Desloratadine is a long-acting tricyclic histamine antagonist selective for H1 receptors. It is a major metabolite of loratadine, which, after ingestion, is metabolized extensively to active metabolite 3-hydroxydesloratadine.

Levocetirizine (Xyzal)

Levocetirizine is a histamine1-receptor antagonist and an active enantiomer of cetirizine. Peak plasma levels are reached within 1 hour, and the half-life is about 8 hours. It is available as a 5-mg breakable (scored) tab and is indicated for uncomplicated skin manifestations of chronic idiopathic urticaria

Cetirizine (Zyrtec)

Cetirizine is a second-generation agent that is frequently used in urticaria. It acts by competitive inhibition of histamine at the H1 receptor. Once-daily dosing makes it convenient, and sedation occurs in approximately 10% of patients. Dosing qhs may be useful if sedation is a problem. Although the standard dose is 5-10 mg qd, some specialists increase this to 10 mg bid for chronic urticaria that is not responding to the usual FDA-approved maximum dose.

H2 antagonists (antihistamines)

Class Summary

These are reversible, competitive blockers of histamine at H2 receptors, particularly those in gastric parietal cells. The H2 antagonists are highly selective, do not affect H1 receptors, and are not anticholinergic agents. They block the vasodilation mediated by the H2 receptors in blood vessels, possibly leading to less edema formation in urticaria.

When used as single agents for urticaria, they are not effective. However, the combination of an H1 antagonist with an H2 antagonist is more effective than an H1 antagonist alone.[52, 53] Any of the H2 blockers can be used. Two of the most commonly used agents are ranitidine and cimetidine.

Famotidine (Pepcid)

Famotidine is an H2 antagonist that, when combined with an H1 type, may be useful in treating allergic reactions that do not respond to H1 antagonists alone.

Cimetidine (Tagamet)

Cimetidine is an H2 antagonist that, when combined with an H1 antagonist, may be useful in treating itching and flushing in urticaria and contact dermatitis that do not respond to H1 antagonists alone. Use in addition to H1 antihistamines.

Ranitidine (Zantac)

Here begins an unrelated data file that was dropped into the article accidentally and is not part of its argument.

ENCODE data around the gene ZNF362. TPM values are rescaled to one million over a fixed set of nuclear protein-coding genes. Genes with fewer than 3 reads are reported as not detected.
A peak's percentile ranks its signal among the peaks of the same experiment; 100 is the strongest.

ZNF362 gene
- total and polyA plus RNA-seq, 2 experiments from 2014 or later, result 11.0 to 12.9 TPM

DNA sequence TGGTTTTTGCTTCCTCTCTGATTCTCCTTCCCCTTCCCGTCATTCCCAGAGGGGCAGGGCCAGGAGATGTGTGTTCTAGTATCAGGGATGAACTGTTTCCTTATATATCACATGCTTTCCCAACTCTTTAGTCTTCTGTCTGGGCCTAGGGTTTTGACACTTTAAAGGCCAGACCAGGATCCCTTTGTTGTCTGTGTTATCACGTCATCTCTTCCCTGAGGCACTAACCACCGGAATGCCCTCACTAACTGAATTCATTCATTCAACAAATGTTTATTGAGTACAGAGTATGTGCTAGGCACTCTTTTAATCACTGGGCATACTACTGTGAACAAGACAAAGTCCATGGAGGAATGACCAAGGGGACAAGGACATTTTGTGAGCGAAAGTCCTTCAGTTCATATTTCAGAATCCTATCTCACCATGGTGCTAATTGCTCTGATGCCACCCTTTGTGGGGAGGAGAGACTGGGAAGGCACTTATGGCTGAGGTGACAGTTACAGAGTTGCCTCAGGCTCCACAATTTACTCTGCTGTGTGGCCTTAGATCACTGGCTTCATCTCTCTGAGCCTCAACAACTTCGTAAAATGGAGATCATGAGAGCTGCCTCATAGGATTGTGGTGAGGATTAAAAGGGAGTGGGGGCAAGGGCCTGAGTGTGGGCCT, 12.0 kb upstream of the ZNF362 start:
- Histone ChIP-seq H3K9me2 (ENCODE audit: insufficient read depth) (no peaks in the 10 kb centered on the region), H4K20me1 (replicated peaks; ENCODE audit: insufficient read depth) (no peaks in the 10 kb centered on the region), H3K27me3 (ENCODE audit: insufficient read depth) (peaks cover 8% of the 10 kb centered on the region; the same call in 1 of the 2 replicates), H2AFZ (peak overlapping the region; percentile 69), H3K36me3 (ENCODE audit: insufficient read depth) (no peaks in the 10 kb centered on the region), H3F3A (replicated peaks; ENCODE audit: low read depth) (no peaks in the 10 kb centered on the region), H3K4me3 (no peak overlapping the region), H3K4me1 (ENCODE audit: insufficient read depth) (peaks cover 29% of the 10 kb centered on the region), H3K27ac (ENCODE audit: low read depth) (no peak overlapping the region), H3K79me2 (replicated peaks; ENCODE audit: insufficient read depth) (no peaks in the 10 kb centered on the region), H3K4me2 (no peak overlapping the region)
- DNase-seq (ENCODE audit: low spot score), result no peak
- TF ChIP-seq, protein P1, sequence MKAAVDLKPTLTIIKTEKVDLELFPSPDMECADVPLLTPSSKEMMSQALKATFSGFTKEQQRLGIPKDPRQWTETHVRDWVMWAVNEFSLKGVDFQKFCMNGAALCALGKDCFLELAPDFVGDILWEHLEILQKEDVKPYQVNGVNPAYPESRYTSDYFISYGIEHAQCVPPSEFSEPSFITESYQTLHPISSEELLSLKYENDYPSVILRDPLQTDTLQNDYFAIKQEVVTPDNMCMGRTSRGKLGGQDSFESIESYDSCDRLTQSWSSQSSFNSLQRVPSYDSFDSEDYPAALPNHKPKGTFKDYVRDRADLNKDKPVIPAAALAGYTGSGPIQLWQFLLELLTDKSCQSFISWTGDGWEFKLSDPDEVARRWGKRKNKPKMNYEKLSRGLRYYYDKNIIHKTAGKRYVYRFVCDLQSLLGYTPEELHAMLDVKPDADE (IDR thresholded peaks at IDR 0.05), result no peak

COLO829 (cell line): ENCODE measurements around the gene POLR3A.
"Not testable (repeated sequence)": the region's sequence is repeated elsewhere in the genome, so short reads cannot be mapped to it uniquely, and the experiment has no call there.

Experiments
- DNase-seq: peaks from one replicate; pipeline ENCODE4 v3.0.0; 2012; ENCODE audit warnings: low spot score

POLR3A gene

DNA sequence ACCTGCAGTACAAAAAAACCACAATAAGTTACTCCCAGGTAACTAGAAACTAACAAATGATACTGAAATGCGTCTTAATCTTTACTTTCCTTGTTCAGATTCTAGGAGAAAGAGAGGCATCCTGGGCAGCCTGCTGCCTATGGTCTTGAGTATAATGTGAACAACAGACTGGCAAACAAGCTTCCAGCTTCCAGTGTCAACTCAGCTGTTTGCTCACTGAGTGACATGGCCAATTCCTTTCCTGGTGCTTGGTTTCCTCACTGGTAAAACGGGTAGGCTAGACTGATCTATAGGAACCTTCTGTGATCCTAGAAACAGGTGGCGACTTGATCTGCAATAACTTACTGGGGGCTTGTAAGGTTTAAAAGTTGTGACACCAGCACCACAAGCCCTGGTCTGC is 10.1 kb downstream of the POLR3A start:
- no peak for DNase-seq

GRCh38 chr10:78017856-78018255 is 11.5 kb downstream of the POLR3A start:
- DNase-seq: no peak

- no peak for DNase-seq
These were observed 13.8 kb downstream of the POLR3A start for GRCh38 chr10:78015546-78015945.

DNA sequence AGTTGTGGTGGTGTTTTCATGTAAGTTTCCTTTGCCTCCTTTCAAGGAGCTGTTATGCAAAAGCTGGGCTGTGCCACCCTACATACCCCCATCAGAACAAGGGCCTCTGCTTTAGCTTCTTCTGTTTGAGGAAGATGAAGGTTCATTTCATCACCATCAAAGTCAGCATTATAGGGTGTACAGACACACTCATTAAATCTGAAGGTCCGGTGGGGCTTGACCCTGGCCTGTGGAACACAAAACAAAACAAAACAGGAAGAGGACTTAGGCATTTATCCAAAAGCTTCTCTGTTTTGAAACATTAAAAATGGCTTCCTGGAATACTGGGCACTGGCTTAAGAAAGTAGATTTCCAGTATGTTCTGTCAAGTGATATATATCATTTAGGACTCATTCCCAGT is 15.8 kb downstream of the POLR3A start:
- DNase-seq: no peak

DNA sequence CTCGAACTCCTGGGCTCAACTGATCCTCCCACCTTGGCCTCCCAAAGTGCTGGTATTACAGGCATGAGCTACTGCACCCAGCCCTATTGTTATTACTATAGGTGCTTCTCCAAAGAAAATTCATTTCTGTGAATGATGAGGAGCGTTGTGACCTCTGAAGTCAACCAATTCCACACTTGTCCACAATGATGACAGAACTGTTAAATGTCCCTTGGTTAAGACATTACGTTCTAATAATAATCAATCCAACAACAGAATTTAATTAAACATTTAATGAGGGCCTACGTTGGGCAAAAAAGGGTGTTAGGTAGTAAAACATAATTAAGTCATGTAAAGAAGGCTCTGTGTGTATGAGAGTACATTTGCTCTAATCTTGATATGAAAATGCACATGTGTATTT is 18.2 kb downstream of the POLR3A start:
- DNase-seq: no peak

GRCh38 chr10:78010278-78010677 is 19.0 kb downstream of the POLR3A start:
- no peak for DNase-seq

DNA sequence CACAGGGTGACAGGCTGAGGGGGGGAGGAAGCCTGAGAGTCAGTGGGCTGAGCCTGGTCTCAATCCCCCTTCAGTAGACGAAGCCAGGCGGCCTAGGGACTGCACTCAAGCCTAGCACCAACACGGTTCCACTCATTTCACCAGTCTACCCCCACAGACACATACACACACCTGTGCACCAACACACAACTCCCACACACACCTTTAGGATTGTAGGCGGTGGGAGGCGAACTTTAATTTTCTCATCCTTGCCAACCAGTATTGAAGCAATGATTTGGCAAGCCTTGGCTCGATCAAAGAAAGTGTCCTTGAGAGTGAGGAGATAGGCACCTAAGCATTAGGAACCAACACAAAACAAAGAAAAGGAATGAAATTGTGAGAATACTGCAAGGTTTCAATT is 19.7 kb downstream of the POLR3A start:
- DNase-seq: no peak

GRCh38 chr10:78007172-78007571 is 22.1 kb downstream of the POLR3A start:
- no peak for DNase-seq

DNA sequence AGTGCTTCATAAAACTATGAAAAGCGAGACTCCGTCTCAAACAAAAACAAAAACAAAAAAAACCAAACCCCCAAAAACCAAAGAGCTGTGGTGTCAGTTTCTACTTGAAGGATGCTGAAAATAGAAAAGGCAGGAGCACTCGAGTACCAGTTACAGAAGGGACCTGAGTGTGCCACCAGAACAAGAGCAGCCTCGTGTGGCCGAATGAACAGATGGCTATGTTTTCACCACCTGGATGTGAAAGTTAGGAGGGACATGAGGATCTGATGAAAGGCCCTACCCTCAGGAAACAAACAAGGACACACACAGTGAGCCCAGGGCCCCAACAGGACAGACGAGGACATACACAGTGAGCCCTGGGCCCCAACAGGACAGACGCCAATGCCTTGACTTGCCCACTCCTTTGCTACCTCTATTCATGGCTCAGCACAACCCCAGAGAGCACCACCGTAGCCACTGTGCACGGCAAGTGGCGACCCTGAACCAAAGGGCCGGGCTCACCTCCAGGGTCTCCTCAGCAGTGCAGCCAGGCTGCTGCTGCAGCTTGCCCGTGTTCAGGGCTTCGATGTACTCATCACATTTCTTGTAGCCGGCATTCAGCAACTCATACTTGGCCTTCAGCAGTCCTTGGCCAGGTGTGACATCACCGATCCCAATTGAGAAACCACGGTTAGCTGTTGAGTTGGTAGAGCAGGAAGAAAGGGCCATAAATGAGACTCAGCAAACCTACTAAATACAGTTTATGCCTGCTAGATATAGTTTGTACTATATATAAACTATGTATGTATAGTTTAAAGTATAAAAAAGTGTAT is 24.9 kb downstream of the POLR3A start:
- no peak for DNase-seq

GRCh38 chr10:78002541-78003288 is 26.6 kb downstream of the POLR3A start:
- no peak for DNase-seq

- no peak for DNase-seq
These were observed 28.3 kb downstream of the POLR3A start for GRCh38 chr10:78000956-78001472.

Ranitidine is an H2 antagonist that, when combined with an H1 type, may be useful in treating urticaria when urticaria is not responsive to H1 antagonists alone.

Corticosteroids

Class Summary

In instances of acute or chronic urticaria in which antihistamines may fail, even at high doses, or adverse effects may be problematic, mediators other than histamine may be involved. In such situations, corticosteroids may be administered. The current recommendation is to avoid prednisone when possible. If not, then consider the possibility of another disease process (eg, malignancy, mastocytosis,[74] vasculitis). Corticosteroids may also be used in urticarial vasculitis, which usually does not respond to antihistamines.

In refractory cases, a short course of an oral corticosteroid (administered daily for 5-7 d, with or without a taper) or a single dose of a long-acting injectable steroid is not usually associated with long-term sequelae and can be helpful when used for an acute episode of urticaria nonresponsive to antihistamines.[24]

Because of adverse effects of chronic or recurrent use of systemic corticosteroids, the long-term use of these agents should be avoided, when possible. If urticaria is severe and cannot be safely controlled with other medications, low-dose therapy and/or alternate day therapy can be considered.

A large number of preparations are available. Representative examples are prednisolone, methylprednisolone, and prednisone.

Prednisolone (Millipred, Orapred, Pediapred)

Prednisone is a commonly used oral agent that must be metabolized to the active metabolite prednisolone for effect. Conversion may be impaired in liver disease. It is useful in cases that have not responded to traditional antihistamine. For extensive, symptomatic urticaria, a burst of prednisone over 4 days can lead to marked improvement and control of symptoms. Prednisone decreases inflammation by suppressing migration of polymorphonuclear leukocytes and by reversing increased capillary permeability.

Methylprednisolone (Medrol, Depo-Medrol, Solu-Medrol)

Methylprednisolone is used for the treatment of severe urticaria reactions. It reverses increased capillary permeability.

Prednisone (Deltasone, Rayos)

Prednisolone is available in both tablet and liquid forms. It reduces capillary permeability.

Sympathomimetic Agents

Class Summary

These agents cause vasoconstriction and reduction in vascular dilation, which contributes to urticaria formation.

Epinephrine (Adrenalin, Epi-Pen)